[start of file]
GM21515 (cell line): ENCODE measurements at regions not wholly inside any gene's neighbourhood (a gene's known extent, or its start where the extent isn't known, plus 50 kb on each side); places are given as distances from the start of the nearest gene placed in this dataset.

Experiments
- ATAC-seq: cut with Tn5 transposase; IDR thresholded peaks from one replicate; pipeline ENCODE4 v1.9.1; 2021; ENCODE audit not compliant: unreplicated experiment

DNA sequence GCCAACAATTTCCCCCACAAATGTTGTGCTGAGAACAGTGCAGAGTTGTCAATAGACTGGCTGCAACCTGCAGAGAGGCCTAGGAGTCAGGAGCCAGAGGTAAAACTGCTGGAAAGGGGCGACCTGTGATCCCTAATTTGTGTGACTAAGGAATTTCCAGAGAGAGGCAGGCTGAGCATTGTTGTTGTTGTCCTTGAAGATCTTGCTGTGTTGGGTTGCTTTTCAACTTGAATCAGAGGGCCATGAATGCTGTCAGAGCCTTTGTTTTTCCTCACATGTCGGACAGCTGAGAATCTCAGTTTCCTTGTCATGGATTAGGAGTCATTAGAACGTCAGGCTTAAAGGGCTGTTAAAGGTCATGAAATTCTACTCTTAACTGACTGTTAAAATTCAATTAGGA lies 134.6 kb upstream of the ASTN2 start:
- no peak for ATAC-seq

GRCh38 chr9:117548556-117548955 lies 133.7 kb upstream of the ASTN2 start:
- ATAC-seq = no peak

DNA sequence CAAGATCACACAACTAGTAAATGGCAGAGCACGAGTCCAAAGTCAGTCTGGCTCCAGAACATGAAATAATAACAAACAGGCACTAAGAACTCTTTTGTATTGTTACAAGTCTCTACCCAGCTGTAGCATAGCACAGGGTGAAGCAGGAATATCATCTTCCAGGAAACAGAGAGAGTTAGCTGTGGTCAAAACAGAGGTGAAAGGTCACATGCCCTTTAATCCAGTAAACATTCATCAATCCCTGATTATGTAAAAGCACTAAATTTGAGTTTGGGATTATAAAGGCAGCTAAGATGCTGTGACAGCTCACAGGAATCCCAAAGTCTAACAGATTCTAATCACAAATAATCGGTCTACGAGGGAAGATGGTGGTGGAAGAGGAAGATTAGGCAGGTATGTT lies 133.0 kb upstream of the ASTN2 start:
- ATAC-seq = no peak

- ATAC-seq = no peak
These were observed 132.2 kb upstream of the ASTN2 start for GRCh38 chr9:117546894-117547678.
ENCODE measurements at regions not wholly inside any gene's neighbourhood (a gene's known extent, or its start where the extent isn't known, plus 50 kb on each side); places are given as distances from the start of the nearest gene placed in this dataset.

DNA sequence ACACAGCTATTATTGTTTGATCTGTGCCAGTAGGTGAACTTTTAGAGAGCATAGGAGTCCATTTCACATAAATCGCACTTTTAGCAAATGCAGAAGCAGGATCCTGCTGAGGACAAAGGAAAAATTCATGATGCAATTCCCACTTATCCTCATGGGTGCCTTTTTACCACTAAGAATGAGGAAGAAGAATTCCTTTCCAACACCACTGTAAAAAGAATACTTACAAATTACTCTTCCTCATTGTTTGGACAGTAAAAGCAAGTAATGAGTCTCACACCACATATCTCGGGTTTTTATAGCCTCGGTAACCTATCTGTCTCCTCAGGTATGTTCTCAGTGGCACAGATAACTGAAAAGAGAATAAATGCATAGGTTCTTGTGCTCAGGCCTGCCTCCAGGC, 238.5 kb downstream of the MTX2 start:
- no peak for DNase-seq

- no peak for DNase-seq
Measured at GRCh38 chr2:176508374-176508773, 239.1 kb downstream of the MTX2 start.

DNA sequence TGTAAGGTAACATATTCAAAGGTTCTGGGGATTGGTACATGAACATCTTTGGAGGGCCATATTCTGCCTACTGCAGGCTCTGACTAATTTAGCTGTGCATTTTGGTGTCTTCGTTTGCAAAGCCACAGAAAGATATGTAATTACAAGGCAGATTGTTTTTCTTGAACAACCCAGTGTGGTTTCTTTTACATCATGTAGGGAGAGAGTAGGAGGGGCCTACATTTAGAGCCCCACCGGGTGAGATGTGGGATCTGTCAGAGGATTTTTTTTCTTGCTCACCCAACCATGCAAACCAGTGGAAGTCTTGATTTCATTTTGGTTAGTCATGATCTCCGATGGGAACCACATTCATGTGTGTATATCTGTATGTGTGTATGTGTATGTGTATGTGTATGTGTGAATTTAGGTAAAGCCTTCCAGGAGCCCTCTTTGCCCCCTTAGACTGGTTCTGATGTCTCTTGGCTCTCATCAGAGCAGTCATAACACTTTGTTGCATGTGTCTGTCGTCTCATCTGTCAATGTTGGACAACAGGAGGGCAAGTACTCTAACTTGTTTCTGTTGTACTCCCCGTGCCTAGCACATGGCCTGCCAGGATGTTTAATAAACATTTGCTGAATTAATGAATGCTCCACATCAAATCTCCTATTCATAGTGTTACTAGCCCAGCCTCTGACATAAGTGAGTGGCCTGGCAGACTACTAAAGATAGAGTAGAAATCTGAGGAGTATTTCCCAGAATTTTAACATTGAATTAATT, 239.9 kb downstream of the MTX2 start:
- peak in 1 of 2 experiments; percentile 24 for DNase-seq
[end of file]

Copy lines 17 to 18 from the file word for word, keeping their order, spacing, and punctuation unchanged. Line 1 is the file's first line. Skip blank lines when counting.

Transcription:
DNA sequence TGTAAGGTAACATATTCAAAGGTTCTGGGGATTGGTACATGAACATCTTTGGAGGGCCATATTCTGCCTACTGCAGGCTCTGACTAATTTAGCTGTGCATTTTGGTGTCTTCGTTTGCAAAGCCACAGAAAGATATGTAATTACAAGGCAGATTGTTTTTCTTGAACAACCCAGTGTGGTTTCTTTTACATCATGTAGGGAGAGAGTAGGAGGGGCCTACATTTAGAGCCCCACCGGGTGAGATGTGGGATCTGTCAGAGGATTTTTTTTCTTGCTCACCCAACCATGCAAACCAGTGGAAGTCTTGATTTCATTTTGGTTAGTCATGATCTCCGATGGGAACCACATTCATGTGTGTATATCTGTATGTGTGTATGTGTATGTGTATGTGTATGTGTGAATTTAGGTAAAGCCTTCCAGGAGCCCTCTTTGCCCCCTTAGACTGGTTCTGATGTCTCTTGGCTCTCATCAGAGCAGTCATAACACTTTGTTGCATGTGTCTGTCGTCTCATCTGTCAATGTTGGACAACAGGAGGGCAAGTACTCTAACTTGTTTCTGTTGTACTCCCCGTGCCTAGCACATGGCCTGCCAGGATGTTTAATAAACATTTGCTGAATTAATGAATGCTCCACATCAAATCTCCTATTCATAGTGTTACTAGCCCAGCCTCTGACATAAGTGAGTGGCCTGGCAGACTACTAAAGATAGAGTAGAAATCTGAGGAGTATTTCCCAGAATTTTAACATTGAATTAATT, 239.9 kb downstream of the MTX2 start:
- peak in 1 of 2 experiments; percentile 24 for DNase-seq